Why Juneteenth  is a rallying cry for reparations

They’re lucky black people are looking for equality and not revenge.” Kimberly Jones made this statement following the killing of George Floyd. Lebron James echoed her sentiments stating, “Kimberly I’m here for you!!!! And more importantly I hear you and will make change for US!! I will not stop until I see it.” Jones’ words seem like the type of statement a newly liberated Black person would have made on one of those Juneteenth days in Texas. On June 19, 1865, Black people in Galveston learned of their freedom. This occurred nearly two years after the Emancipation Proclamation issued by President Abraham Lincoln that freed enslaved Blacks in the Confederate States of America and six months before the Thirteenth Amendment was ratified to officially end slavery in the United States.

Celebrated as a Freedom, Liberation, and Emancipation Day among descendants of enslaved Black Americans, the holiday became known as Juneteenth. Juneteenth is a holiday that all Americans should truly celebrate: an end to the most horrific racist chapter on the planet—the brutal and deadly enslavement of Black people in the United States. Corporations and universities from Twitter to University of Maryland are finally commemorating the holiday are giving employees the day off for a day of reflection, education, and healing. Similar to Dr. Martin Luther King Jr’s holiday, a day on might be appropriate for people to continue to embark on this next chapter of America’s racial awakening.

Americans have a long way to go to truly become what I call “racial equity learners.” For many Black Americans, bondage did not end with Juneteenth. Rather, shackles and whips were exchanged for handcuffs and batons. Picking cotton was exchanged for the railroad chain gang during convict leasing. Subpar education and housing continued and continues. De facto redlining commemorates a systemic form of racial segregation that manifests in Blacks over exposure to COVID-19.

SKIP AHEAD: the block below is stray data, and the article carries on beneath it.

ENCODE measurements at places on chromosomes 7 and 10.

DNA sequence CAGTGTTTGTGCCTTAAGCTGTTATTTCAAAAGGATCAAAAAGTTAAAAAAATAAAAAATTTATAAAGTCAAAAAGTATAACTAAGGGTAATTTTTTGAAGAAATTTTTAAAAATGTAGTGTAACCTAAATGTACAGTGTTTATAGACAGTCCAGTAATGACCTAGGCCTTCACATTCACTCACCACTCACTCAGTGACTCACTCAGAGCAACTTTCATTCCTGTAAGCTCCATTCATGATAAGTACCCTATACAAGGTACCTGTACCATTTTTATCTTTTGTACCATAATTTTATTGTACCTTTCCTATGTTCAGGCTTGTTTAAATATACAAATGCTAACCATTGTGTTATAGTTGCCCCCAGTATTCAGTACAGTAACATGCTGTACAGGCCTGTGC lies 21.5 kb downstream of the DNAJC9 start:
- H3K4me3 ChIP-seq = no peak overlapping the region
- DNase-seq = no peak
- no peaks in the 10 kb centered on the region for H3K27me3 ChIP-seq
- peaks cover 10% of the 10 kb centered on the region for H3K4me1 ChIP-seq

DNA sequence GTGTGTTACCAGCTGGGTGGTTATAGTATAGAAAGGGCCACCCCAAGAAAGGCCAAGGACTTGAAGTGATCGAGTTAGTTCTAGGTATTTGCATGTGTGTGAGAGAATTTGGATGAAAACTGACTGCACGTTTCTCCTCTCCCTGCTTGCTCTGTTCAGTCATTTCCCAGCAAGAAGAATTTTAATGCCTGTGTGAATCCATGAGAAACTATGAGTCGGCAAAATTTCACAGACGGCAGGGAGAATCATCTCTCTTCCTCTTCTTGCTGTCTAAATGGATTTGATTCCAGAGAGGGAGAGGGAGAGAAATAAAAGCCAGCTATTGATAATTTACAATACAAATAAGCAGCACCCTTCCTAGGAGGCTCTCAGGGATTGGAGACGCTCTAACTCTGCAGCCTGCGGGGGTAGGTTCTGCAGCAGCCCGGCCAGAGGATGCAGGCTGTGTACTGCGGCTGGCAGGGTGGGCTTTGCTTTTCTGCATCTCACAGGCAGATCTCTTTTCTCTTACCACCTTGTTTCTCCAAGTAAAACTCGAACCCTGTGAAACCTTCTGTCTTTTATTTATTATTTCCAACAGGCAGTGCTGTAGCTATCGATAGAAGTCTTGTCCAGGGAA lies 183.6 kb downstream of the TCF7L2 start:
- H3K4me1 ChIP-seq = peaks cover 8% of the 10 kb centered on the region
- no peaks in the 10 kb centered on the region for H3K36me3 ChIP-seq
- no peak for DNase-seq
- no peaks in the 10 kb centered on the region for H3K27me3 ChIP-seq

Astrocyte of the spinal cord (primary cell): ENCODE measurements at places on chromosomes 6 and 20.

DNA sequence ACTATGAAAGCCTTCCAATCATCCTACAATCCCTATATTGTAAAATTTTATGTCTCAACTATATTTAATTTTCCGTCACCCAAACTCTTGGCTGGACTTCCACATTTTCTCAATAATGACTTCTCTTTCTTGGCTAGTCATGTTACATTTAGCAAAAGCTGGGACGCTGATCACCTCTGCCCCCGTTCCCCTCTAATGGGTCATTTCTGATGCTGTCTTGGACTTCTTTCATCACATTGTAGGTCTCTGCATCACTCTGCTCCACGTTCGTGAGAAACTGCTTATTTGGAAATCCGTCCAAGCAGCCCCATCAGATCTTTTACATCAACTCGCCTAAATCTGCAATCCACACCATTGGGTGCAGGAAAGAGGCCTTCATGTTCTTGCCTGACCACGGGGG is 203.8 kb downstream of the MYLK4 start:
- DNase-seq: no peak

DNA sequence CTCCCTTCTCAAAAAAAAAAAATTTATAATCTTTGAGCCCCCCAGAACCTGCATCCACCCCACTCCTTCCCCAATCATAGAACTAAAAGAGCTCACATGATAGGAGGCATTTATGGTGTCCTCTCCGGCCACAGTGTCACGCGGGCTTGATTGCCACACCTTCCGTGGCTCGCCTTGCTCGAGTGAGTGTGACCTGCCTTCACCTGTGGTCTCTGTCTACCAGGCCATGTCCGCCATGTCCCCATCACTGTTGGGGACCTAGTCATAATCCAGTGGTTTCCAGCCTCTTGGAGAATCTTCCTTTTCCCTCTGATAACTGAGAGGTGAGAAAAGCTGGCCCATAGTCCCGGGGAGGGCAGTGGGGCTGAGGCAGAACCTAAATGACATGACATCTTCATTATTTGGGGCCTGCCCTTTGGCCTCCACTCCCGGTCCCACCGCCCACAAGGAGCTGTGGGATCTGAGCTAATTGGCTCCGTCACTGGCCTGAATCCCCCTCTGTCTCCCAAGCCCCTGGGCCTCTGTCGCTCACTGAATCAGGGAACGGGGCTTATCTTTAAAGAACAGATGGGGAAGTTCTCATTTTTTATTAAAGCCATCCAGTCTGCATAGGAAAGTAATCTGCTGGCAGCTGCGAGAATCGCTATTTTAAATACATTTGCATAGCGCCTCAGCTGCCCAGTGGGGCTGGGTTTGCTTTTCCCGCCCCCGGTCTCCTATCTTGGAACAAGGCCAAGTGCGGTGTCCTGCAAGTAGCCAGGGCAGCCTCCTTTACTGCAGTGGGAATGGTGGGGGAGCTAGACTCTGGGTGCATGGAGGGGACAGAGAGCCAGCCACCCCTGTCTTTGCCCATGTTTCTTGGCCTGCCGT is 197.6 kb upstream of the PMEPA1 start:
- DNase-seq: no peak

For many, Black bondage has been continuously repacked with a different wrapper like a company that has scandals and changes its name. Convict leasing and lynching replaced slavery throughout much of the south, and even spread to the west and east coasts. In fact, about 75% of Alabama’s state revenue came from convict leasing. The legacy of convict leasing lives on today as incarcerated people make products for companies, including some universities. In college, your baby could be sleeping in a bed made by a prisoner for a company that is shopped and traded on the New York Stock Exchange.

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